An announcement today from Comcast highlights a broadband adoption challenge that may have been previously overlooked. The company said it will make its Internet Essentials low-income broadband service available to people who previously were not able to receive the service because they had past due balances. The move was made in combination with another special offer that provides up to six months of complimentary Internet Essentials service to new low-income subscribers.
The Internet Essentials amnesty program calls for families that would qualify for Internet Essentials but who have an outstanding bill that is more than one year old to receive service and to receive amnesty for their past due balance.
Various studies have found that the price of Internet service is one of several key factors that have prevented broadband from being adopted more widely. I haven’t seen a study that asks about people who might be ineligible for broadband service because they have not been able to pay bills for previous services, but I would think it’s a significant number.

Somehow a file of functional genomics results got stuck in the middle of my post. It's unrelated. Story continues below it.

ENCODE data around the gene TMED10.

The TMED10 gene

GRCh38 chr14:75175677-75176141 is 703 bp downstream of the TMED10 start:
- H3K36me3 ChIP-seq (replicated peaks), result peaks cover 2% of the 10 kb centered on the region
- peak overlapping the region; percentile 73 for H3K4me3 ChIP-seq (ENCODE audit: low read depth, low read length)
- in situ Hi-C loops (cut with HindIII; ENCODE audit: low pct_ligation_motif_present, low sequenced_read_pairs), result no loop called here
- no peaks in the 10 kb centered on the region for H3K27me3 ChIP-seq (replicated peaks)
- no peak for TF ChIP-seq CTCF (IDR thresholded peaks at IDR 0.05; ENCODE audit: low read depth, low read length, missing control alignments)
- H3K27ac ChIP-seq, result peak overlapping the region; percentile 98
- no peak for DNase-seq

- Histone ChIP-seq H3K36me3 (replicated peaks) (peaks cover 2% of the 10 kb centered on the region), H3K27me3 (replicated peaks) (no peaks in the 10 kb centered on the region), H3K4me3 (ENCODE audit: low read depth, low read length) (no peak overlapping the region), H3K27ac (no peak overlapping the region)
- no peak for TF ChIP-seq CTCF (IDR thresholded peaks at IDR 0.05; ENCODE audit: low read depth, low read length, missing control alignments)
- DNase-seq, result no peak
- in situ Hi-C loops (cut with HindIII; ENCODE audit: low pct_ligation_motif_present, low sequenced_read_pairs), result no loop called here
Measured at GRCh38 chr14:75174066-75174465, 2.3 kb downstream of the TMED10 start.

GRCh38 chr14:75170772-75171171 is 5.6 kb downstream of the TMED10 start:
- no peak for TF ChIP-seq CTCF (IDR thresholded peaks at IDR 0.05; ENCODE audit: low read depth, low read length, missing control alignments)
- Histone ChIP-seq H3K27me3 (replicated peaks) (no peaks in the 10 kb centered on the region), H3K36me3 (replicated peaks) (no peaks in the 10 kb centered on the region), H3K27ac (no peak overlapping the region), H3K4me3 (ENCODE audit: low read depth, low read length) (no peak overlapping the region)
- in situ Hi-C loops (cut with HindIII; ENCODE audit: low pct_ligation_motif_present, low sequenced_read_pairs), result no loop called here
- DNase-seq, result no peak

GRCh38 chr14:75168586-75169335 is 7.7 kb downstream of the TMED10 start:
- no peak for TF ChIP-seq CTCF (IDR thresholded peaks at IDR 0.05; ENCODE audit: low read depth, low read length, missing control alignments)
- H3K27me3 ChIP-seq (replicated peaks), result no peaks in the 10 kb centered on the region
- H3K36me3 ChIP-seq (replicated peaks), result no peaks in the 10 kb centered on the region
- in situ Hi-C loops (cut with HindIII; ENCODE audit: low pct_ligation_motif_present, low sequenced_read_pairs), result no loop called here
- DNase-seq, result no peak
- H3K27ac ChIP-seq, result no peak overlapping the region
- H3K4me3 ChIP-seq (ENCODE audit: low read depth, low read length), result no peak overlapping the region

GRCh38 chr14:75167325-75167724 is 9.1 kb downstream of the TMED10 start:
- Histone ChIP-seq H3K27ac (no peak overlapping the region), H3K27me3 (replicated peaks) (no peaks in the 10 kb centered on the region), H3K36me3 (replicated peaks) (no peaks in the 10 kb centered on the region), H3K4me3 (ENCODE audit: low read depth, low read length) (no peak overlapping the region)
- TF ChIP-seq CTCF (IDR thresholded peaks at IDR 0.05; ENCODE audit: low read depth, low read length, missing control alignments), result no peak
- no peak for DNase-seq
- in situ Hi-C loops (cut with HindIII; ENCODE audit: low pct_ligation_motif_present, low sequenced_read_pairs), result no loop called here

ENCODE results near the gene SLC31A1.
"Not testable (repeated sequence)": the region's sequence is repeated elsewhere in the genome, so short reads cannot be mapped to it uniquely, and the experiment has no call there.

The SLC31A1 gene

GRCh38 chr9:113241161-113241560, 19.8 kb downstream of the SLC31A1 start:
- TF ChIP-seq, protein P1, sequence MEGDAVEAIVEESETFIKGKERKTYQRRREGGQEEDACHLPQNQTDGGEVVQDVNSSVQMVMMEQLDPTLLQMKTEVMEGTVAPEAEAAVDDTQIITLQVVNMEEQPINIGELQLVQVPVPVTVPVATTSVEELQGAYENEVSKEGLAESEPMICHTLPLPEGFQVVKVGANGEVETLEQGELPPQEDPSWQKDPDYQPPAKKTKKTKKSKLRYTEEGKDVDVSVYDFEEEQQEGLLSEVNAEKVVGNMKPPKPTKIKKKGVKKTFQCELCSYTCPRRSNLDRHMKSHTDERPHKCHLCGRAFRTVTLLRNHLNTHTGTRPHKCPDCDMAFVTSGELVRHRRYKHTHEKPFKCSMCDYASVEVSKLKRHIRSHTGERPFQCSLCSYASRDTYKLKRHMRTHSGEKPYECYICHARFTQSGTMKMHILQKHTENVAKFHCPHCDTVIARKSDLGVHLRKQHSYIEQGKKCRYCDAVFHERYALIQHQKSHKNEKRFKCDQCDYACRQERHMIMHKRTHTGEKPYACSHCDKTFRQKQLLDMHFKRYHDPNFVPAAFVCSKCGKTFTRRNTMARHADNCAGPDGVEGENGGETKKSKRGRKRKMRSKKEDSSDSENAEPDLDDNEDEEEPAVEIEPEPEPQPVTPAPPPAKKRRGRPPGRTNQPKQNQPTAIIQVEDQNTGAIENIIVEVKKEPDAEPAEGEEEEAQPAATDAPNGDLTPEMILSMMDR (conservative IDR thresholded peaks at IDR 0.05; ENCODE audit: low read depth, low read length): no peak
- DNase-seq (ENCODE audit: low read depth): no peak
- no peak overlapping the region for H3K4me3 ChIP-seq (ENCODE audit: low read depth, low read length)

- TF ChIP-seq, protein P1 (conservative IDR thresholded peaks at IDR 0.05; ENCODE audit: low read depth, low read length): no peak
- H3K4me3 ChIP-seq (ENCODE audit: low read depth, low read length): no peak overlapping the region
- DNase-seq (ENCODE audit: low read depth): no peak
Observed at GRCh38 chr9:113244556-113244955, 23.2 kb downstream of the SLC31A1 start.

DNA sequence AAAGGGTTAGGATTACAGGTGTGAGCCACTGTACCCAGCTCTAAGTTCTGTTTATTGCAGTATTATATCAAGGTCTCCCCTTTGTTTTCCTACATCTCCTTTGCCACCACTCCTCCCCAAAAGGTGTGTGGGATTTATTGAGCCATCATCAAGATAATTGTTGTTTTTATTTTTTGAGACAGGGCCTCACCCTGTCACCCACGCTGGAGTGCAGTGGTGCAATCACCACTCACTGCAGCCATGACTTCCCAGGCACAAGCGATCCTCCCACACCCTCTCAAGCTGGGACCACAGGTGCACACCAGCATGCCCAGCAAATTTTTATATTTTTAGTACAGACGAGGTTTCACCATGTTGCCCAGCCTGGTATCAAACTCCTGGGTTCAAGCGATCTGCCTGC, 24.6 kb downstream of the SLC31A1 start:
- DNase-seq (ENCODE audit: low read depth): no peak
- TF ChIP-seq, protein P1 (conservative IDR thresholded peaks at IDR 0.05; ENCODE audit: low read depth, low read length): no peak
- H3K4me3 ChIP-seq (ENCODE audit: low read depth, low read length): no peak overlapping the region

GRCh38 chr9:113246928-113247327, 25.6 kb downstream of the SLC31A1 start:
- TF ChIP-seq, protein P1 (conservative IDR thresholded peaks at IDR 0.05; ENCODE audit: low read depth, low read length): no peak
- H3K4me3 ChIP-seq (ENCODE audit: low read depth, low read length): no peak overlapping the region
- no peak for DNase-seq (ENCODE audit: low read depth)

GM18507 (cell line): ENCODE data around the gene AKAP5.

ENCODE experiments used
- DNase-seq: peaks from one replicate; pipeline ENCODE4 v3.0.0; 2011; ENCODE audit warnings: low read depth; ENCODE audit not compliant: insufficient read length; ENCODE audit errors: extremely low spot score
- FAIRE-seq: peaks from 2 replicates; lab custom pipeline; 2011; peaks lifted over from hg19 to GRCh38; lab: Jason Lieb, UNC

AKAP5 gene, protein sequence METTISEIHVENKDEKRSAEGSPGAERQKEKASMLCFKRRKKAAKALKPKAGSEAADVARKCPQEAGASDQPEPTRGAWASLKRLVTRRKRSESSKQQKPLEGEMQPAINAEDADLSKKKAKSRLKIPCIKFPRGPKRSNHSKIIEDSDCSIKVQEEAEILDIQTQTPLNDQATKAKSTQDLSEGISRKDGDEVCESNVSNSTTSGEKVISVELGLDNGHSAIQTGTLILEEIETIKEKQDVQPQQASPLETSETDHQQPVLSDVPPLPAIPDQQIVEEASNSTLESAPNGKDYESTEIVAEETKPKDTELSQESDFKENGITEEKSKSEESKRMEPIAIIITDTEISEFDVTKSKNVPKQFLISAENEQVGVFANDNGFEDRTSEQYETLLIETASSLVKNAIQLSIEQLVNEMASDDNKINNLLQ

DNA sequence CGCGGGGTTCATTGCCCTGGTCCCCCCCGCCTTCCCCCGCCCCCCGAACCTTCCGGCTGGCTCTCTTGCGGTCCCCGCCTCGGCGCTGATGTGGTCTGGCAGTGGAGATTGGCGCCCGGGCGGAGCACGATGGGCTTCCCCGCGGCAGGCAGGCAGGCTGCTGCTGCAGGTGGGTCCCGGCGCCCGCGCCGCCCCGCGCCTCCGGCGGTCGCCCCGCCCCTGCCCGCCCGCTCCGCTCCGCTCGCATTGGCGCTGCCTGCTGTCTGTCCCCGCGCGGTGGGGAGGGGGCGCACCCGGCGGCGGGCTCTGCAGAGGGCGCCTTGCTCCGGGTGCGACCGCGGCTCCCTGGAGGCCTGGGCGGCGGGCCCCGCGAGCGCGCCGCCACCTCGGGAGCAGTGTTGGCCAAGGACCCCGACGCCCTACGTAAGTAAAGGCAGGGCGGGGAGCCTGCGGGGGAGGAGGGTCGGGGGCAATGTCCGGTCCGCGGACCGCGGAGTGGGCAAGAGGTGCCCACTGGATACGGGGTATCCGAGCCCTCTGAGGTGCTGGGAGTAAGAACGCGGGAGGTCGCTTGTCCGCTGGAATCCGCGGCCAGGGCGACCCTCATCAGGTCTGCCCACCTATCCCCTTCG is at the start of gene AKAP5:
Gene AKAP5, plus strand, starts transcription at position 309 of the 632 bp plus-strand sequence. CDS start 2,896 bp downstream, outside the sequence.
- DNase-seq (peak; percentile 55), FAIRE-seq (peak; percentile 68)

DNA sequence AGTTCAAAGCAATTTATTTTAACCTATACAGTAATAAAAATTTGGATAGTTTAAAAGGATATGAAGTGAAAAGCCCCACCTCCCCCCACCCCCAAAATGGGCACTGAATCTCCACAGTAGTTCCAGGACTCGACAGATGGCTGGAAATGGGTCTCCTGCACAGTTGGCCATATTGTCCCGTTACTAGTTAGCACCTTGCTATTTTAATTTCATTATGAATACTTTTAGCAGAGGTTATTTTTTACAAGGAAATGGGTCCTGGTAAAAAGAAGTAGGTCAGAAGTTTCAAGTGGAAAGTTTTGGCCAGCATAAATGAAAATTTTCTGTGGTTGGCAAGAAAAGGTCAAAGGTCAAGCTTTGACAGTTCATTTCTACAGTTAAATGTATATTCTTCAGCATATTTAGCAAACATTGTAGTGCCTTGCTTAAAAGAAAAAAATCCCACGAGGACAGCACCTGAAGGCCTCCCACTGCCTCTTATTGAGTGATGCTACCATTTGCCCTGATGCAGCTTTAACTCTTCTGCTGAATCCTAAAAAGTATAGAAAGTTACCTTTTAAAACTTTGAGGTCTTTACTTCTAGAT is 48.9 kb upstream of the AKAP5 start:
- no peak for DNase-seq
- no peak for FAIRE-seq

Comcast Internet Essentials
Comcast initially launched Internet Essentials back in 2011 as a condition of its merger with NBCUniversal. The service, which costs about $10 a month, is available to families that qualify for the nationwide school lunch program. Initially the service provided a rather slow 1 Mbps downstream per second but in 2013 the company boosted speeds to 5 Mbps downstream and 1 Mbps upstream.
Comcast was required to offer Internet Essentials for three years but earlier this year said it plans to continue the program indefinitely – a move that suggests the company sees a benefit to providing the service, whether that be in the form of profits or good will. With the company currently seeking regulatory approvals to merge with Time Warner Cable, I suspect it’s looking to extend as much good will as it can without breaking the bank.
It’s worth noting that Internet Essentials has received criticism from some people who have complained that it’s difficult to sign up and that the service is not widely available as advertised. The new amnesty program and six-month free offer may be Comcast’s attempt to downplay some of these concerns.
A Broadband Lifeline Program?
Traditionally the Universal Service Lifeline program has covered some of the costs of phone service for low-income users and the FCC has talked about refocusing that program on broadband. The commission in 2012 funded several pilot tests of low-income broadband programs but has not yet firmed up plans to extend such a program nationwide.
In the meantime, several other service providers have joined Comcast in offering low-income broadband programs similar to Internet Essentials.